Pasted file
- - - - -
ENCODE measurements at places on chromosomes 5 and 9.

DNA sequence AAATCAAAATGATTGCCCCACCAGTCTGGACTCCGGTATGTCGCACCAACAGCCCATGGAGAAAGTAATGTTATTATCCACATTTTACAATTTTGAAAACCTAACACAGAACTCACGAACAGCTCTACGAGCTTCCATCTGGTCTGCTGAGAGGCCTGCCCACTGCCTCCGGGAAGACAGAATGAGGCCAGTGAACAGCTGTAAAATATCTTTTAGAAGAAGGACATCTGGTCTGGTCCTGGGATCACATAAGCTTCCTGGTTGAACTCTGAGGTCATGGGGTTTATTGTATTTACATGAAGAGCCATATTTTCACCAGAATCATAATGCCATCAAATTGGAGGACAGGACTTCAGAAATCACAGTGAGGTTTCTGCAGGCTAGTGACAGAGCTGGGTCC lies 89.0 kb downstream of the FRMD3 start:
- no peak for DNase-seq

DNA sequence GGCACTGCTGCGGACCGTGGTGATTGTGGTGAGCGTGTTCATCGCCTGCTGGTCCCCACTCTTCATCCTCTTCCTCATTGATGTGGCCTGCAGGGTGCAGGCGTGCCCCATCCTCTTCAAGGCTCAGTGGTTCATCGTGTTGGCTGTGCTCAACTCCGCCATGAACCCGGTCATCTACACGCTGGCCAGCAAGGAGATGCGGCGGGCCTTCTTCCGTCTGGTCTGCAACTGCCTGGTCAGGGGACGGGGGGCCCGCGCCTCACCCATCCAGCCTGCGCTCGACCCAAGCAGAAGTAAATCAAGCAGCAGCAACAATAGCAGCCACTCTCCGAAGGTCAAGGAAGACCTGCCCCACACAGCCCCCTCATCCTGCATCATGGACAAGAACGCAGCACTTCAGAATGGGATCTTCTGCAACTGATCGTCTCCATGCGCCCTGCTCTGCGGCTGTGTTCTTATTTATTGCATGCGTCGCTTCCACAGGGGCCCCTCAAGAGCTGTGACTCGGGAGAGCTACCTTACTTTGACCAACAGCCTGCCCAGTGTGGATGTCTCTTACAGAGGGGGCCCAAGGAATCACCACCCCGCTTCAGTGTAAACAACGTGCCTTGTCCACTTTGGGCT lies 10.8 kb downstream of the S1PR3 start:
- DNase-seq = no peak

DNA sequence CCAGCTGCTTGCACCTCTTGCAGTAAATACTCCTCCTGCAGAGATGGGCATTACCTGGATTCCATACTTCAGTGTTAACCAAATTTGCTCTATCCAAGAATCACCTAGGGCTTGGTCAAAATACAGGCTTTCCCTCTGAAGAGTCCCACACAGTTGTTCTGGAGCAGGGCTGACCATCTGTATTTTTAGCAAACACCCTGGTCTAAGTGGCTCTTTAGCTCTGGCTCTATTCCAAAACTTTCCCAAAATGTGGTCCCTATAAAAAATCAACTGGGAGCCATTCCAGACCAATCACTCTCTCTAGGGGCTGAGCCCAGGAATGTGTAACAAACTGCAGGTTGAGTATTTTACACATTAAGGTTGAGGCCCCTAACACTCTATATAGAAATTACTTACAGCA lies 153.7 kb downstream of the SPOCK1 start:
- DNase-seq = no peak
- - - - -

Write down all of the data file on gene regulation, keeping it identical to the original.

ENCODE measurements at places on chromosomes 5 and 9.

DNA sequence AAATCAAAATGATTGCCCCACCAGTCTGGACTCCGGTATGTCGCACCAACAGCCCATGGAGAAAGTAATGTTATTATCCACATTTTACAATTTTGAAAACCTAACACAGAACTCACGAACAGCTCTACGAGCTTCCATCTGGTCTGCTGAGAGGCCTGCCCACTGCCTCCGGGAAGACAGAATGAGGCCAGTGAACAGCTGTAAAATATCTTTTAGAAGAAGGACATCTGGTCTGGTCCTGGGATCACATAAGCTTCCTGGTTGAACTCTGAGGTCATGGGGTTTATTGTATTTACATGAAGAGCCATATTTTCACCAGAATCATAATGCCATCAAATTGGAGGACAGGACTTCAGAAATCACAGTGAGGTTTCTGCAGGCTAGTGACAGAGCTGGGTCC lies 89.0 kb downstream of the FRMD3 start:
- no peak for DNase-seq

DNA sequence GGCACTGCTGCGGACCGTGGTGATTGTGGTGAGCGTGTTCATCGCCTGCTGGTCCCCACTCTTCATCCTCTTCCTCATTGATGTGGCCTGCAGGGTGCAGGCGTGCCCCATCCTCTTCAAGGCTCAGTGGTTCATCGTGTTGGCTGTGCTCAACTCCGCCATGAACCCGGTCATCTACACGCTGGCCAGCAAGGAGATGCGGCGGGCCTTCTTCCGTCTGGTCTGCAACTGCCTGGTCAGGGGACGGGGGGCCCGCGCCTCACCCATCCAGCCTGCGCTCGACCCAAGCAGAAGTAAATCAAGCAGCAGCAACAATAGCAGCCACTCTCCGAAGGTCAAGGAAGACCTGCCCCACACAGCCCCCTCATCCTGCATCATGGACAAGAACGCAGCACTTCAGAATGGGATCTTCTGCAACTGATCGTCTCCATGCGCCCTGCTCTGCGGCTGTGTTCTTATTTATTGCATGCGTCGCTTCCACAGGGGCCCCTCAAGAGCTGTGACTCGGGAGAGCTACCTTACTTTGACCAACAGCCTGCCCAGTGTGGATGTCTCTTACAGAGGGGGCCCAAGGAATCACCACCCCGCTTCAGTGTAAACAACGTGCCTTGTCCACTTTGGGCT lies 10.8 kb downstream of the S1PR3 start:
- DNase-seq = no peak

DNA sequence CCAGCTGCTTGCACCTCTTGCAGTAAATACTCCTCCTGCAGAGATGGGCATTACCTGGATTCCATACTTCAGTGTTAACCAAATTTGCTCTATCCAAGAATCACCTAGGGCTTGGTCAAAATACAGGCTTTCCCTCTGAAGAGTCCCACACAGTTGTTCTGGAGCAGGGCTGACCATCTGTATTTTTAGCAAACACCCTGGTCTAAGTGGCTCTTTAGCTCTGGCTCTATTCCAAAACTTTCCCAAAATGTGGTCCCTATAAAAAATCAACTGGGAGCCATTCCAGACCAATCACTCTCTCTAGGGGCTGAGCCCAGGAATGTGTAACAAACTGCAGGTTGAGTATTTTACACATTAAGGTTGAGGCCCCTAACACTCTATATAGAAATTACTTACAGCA lies 153.7 kb downstream of the SPOCK1 start:
- DNase-seq = no peak